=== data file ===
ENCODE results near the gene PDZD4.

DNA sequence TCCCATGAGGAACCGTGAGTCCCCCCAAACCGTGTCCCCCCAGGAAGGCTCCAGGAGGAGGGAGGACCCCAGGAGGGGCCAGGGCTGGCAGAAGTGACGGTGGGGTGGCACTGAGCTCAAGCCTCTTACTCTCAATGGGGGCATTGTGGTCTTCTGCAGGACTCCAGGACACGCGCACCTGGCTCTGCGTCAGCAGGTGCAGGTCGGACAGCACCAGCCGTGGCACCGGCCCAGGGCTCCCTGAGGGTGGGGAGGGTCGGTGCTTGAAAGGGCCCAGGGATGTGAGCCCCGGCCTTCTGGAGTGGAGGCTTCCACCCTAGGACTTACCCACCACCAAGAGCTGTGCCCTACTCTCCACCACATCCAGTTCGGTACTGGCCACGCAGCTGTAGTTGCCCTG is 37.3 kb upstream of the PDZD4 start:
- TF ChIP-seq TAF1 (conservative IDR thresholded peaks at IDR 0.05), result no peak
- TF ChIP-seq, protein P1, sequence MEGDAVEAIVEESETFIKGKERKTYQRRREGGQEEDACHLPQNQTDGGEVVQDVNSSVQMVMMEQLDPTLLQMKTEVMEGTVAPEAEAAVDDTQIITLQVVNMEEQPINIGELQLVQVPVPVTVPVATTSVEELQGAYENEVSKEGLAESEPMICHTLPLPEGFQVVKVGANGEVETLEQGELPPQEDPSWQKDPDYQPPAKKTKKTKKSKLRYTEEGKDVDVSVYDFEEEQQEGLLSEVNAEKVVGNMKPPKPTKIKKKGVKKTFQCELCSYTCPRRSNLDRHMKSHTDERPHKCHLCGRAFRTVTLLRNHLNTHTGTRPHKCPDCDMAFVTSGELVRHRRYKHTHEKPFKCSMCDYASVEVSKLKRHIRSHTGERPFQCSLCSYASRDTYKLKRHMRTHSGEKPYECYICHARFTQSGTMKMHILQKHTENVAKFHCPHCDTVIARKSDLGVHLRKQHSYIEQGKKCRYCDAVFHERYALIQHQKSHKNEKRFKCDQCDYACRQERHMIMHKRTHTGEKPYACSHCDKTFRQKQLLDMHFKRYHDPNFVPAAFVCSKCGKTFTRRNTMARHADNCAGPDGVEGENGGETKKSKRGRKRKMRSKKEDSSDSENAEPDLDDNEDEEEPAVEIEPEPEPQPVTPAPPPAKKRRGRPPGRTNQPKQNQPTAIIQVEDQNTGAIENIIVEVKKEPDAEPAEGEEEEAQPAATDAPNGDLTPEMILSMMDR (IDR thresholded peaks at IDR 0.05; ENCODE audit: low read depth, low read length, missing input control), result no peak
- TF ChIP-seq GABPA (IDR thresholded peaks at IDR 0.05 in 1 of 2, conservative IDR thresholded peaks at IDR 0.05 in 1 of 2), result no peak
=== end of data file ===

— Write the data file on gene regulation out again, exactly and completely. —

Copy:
ENCODE results near the gene PDZD4.

DNA sequence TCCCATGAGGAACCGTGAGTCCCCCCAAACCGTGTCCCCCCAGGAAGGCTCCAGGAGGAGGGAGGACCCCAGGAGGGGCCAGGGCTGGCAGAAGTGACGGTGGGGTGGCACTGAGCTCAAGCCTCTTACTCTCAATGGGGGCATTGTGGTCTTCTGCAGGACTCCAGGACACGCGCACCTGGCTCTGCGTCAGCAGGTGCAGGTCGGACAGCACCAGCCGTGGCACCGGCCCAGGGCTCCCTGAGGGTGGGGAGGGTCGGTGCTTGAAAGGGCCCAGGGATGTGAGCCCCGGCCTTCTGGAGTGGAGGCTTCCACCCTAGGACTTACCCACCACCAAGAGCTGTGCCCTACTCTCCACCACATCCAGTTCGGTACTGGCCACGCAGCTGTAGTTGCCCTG is 37.3 kb upstream of the PDZD4 start:
- TF ChIP-seq TAF1 (conservative IDR thresholded peaks at IDR 0.05), result no peak
- TF ChIP-seq, protein P1, sequence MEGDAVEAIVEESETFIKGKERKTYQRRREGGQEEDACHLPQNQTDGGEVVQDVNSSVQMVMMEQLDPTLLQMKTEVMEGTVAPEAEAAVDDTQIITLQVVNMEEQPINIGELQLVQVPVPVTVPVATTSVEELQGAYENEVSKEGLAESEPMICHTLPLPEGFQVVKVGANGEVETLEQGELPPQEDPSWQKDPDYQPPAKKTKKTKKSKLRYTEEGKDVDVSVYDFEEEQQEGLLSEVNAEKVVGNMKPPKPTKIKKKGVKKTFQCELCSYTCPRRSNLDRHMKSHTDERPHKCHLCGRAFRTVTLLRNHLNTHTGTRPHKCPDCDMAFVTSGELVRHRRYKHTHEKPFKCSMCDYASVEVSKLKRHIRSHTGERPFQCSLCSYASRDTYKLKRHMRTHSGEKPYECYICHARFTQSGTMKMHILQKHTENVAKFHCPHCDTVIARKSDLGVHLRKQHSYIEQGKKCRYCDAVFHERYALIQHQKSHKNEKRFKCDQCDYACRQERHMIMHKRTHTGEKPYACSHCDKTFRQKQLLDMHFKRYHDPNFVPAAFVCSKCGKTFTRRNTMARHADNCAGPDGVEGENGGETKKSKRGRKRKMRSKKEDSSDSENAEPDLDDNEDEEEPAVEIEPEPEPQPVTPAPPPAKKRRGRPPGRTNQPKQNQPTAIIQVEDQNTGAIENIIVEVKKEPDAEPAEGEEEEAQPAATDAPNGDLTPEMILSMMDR (IDR thresholded peaks at IDR 0.05; ENCODE audit: low read depth, low read length, missing input control), result no peak
- TF ChIP-seq GABPA (IDR thresholded peaks at IDR 0.05 in 1 of 2, conservative IDR thresholded peaks at IDR 0.05 in 1 of 2), result no peak